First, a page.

Energy-intensive industries – light at the end of the tunnel?

“It’s reassuring to hear the news that the government will renew its support to sectors hit by the energy crisis, however we all need to realise that this handout isn’t sustainable in the long run.

“The scheme isn’t attached to carbon emission and energy reduction commitments, which means that it’s simply putting the fire out for a short while and kicking the emissions bucket down the road once again.. It’s not viable to rely on government handouts to manage businesses’ energy costs, so now is the time for industries to make an effort in not only reducing their energy wastage, but reduce baseline energy consumption.

“Businesses that aim to further protect themselves from soaring energy bills need to tap into their full potential by unlocking flexibility and reducing their energy costs including the non-commodity charges. In 2020, commodities represented only 40% of any bill, with non-commodity costs such as delivering electricity, balancing the grid and all network costs making up more than half of heavy industrial user’s bills, so there’s plenty of opportunity to recover a bigger portion of energy bills.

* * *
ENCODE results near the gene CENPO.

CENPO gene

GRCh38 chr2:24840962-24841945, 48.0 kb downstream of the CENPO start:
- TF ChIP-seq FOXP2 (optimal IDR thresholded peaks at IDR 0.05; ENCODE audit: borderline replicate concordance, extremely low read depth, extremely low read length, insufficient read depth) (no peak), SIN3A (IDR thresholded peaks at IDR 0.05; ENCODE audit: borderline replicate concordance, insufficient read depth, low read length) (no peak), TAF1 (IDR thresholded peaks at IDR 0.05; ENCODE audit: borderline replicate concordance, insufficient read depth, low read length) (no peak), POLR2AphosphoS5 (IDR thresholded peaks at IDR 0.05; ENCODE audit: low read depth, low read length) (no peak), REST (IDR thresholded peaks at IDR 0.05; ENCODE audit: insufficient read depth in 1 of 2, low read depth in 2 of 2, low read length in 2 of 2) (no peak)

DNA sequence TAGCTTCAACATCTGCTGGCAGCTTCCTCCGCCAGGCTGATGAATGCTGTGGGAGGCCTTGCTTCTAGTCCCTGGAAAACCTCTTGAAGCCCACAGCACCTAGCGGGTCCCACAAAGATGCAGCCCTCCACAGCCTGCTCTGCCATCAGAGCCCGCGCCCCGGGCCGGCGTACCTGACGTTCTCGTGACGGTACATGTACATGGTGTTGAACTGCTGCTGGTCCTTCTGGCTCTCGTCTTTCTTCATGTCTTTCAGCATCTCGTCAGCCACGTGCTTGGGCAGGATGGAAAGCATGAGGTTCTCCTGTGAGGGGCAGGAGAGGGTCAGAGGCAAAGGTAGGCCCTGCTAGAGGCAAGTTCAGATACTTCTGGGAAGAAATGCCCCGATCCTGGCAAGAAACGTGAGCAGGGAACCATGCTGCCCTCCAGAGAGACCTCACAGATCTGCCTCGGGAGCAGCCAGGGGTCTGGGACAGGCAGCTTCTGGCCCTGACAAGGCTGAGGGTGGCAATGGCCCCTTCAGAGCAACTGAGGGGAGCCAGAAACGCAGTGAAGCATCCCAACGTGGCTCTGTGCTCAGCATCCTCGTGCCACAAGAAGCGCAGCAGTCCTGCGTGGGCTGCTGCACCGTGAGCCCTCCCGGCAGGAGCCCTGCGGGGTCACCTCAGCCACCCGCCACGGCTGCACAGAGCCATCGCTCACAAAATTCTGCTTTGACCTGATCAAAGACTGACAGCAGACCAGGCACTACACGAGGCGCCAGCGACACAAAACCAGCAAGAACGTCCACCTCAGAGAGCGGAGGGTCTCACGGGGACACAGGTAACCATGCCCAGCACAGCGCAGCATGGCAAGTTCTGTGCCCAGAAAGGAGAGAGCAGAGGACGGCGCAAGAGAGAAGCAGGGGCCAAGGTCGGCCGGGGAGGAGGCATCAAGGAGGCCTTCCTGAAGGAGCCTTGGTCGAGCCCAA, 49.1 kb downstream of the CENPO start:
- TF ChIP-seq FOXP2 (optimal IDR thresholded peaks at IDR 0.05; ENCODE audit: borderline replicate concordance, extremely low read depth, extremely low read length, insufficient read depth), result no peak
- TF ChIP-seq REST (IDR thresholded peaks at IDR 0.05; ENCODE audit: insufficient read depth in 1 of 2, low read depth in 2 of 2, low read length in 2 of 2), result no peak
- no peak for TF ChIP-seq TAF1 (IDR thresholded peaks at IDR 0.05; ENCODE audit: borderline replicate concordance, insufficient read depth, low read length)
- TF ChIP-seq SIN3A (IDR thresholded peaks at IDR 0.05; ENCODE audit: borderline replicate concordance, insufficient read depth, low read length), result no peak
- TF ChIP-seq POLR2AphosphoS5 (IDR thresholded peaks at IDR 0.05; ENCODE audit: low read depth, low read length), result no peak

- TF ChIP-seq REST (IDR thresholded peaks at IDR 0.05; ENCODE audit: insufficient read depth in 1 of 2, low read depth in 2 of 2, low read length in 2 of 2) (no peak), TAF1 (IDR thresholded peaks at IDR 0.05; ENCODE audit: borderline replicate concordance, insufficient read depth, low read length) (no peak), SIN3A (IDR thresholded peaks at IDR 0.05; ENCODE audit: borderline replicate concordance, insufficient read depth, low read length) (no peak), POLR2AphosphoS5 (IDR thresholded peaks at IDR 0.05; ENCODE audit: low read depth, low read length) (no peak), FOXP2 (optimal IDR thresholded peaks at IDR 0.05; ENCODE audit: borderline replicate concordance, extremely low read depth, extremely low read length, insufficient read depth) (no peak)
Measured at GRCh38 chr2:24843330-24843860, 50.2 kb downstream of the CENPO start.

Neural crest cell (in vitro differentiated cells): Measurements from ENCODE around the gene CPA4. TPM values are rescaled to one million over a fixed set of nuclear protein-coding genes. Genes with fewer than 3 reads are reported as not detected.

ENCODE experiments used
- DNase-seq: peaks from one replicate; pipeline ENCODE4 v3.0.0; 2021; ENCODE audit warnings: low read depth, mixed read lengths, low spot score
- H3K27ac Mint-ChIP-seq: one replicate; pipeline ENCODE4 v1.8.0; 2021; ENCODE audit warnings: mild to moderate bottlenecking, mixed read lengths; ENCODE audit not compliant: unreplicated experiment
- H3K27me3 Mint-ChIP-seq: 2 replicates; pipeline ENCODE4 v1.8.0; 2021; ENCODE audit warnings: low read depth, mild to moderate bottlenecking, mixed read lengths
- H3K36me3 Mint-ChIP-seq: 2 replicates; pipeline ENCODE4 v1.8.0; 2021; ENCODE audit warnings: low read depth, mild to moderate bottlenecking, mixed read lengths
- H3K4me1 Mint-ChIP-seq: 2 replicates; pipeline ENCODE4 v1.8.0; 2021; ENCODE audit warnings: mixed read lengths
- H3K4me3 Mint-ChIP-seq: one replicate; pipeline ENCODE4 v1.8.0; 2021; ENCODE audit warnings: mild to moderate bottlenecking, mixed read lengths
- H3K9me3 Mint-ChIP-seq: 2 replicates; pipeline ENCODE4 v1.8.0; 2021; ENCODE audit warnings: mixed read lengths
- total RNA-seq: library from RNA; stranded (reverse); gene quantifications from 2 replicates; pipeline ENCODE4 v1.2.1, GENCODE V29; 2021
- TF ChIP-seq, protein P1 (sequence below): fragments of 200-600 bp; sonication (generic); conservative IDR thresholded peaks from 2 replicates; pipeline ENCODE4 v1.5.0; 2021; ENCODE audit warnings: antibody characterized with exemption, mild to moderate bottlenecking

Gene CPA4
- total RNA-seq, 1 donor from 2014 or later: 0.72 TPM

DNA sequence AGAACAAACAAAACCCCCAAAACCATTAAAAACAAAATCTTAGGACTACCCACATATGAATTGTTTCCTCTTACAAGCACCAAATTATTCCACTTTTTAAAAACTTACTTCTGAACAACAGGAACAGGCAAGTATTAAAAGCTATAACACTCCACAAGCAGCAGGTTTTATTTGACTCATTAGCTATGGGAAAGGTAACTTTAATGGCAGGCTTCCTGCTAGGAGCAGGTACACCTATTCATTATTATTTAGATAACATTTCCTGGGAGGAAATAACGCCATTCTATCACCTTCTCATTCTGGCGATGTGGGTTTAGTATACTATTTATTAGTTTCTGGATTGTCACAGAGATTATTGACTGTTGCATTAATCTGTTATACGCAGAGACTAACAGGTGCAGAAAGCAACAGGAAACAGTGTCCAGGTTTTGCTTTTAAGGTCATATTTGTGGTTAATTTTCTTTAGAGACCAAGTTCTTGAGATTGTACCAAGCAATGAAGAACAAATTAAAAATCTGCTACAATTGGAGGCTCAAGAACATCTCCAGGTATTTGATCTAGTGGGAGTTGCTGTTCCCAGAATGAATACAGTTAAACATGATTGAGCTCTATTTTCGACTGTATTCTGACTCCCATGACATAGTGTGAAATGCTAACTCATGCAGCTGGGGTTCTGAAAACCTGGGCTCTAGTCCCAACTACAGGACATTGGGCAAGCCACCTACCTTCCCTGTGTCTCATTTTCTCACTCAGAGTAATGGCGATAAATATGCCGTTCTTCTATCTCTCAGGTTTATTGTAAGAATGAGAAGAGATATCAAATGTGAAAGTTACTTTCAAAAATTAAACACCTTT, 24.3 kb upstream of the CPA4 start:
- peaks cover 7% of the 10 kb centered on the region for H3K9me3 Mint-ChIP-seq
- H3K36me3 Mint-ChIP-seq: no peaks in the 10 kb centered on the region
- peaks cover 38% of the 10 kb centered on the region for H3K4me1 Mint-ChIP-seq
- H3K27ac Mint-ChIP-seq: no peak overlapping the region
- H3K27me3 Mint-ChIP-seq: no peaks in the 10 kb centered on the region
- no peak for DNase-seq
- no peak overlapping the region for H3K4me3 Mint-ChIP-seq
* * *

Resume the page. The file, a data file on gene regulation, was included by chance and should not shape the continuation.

“The best kilowatt is not the one the government helps you pay for, but the one that you don’t use or learn to use at a time that’s cheaper. That is why the growth of demand side response programmes is more vital than ever, not only to help keep businesses’ costs down but to help the UK break out of its dependence on Russian gas.

“Stability in the wholesale market will not be seen for at least 2-3 years, so organisations will remain at the mercy of elements outside of their control, even with additional compensation schemes. The only way for companies to truly take full control of their energy costs, reduce CO2 and earn significant additional revenue is through Demand Side Response networks.”